Recent ODI research  has highlighted the fact that donors and other external actors do not focus enough support on concrete accountability systems and mechanism. These domestic accountability systems include judicial oversight institutions and ombudsmen, which constitute the basis for rule of law; multi-stakeholder public finance and budget monitoring bodies that strengthen fiscal accountability; and parliamentary oversight and elections which are key aspects of political accountability.

State building, particularly in fragile states, can be a messy process and the existence of informal norms and rules that shape and influence formal institutions only adds to the complexity. Understanding the interface between the formal and informal rules of the game is, therefore, crucial to build meaningful and functioning institutions. As Seth Kaplan argued in his book Fixing Fragile States (purchase online at Amazon), and re-stated at our meeting last week, fragile states are blighted by inappropriate formal institutions that have not factored informal norms and networks into their formation. As a result, they are not linked to their own citizens or their socio-political, ethno-linguistic, geographical and economic conditions. This creates the basis for exclusion and discrimination in access to political and financial opportunities in the country – key drivers and causes of instability.

The way forward is to acknowledge the complex nature of the problems in fragile states and implement a multi-dimensional approach. Solutions should take advantage of, and strengthen, the linkages between development, security and diplomatic efforts, and exploit the expanding parameters and the blurring distinctions between the peace- and state-building agendas. For example, public sector reforms will require a focus on political processes, while strengthening the rule of law requires that equal attention is paid to security sector reform as well as judicial reform.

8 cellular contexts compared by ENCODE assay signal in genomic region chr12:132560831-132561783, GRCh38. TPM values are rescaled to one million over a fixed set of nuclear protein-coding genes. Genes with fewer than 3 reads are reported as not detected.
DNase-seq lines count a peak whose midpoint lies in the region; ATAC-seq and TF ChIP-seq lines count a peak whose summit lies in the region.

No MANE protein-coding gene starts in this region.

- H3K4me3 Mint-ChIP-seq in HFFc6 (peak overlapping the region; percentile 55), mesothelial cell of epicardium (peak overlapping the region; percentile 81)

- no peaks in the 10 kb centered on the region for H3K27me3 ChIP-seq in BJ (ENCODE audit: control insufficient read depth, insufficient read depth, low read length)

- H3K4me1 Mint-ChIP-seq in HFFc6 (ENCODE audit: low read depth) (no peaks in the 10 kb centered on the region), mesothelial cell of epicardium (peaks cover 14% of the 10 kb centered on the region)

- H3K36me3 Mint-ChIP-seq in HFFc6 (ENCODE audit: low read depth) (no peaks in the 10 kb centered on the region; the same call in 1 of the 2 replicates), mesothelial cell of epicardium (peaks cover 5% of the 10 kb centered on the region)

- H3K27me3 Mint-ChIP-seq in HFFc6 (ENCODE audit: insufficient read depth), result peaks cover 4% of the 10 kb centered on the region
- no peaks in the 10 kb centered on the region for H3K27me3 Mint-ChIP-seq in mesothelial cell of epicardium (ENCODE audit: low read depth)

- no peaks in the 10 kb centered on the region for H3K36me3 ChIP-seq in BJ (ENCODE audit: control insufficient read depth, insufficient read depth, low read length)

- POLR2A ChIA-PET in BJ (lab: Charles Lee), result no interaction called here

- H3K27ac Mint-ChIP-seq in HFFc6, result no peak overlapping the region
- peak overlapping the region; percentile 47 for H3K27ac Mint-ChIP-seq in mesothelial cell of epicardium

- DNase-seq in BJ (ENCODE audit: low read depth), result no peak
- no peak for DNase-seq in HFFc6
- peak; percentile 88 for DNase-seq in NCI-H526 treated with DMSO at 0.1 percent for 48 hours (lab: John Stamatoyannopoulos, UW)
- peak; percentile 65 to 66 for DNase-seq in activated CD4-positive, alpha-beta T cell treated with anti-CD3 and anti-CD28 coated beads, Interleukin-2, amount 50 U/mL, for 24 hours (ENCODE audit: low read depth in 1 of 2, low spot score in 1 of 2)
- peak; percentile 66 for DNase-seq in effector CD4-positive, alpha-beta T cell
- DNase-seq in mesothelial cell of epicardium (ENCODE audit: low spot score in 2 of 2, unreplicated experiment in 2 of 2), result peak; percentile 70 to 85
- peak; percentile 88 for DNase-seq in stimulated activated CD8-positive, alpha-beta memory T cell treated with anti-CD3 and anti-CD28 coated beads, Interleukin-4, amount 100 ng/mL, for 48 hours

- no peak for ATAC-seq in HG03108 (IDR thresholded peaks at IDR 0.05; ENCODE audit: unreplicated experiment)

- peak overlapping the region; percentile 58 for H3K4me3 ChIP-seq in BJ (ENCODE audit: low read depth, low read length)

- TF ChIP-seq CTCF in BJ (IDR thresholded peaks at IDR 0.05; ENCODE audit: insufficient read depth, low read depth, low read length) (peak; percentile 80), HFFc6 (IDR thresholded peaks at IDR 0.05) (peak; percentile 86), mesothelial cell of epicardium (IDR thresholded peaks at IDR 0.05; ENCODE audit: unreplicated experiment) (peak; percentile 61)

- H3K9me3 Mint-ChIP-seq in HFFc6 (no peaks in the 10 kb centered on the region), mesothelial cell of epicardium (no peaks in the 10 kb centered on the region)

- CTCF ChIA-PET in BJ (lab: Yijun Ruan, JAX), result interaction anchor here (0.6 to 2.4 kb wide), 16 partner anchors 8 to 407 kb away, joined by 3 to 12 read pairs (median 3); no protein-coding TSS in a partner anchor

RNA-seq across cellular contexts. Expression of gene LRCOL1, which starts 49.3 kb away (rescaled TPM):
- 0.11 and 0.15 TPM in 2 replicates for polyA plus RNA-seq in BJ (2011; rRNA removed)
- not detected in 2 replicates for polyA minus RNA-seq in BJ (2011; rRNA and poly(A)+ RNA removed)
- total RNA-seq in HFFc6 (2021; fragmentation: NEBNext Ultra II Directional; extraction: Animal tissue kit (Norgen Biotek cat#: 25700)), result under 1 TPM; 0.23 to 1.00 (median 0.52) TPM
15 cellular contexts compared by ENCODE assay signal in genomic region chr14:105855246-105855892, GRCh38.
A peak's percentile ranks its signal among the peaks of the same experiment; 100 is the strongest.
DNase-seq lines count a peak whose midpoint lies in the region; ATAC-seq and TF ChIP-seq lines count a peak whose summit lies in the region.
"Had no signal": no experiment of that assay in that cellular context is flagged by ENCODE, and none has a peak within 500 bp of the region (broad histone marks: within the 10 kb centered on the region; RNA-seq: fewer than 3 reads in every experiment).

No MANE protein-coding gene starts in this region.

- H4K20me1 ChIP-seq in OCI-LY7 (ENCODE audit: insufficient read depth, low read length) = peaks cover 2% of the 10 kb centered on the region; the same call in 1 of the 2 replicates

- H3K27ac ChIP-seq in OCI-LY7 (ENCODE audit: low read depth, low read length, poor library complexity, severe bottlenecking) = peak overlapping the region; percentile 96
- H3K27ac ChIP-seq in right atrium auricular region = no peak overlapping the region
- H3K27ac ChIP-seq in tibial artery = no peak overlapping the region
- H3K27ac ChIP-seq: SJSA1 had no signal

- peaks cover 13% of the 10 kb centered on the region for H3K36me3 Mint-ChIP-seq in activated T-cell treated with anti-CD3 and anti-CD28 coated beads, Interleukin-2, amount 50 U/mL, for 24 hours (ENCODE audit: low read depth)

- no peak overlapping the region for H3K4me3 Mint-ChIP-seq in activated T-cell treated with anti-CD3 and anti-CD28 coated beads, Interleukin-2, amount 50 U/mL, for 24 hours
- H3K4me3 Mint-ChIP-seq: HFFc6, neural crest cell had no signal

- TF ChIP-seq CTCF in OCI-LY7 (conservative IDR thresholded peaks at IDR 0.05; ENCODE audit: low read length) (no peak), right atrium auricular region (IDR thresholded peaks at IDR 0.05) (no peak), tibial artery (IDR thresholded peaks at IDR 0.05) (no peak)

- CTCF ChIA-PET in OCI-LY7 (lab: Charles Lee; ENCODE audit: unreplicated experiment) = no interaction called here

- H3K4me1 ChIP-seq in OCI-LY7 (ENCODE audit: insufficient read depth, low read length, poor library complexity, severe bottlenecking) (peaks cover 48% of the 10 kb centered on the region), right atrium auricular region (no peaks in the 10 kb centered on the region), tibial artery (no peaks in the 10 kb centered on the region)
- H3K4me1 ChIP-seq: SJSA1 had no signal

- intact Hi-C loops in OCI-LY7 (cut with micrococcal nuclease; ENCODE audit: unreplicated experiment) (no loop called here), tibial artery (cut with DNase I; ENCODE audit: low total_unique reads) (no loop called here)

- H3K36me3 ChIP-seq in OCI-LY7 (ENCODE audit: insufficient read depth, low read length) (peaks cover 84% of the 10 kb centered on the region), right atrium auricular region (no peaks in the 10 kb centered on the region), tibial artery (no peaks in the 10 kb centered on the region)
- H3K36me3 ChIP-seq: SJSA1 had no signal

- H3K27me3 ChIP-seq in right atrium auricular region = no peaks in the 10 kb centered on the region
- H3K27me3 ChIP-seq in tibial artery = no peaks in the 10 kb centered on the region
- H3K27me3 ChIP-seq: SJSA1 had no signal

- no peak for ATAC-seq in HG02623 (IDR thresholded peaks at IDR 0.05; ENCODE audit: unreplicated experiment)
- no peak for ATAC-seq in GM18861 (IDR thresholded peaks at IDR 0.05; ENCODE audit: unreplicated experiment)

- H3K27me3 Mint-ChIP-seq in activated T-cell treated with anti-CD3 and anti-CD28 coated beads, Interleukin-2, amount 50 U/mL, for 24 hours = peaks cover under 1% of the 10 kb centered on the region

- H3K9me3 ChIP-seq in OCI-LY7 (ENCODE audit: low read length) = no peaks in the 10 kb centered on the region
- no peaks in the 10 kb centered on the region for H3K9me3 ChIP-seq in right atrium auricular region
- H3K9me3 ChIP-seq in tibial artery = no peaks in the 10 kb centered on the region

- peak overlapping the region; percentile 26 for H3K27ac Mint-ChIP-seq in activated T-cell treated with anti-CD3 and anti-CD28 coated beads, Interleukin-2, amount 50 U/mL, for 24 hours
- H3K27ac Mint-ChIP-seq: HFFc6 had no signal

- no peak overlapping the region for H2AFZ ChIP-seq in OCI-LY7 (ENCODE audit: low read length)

Tailored and targeted solutions that are relevant, realistic and context specific will have the best chances of success. This should be a dynamic approach that allows the identification of suitable entry points and champions for state building processes and institutional reform, while highlighting potential blockages and challenges. In addition, context specific solutions must be driven and owned domestically and locally, with greater effort made to incorporate local identities and capacities. As Kaplan asserts, ‘fostering self-sustaining, locally driven governing systems’ is essential for reorienting fragile states back onto a developmental path.

With thanks to Marta Foresti and Pilar Domingo of ODI for their comments. Other comments on this ongoing debate are welcome.

Bhavna Sharma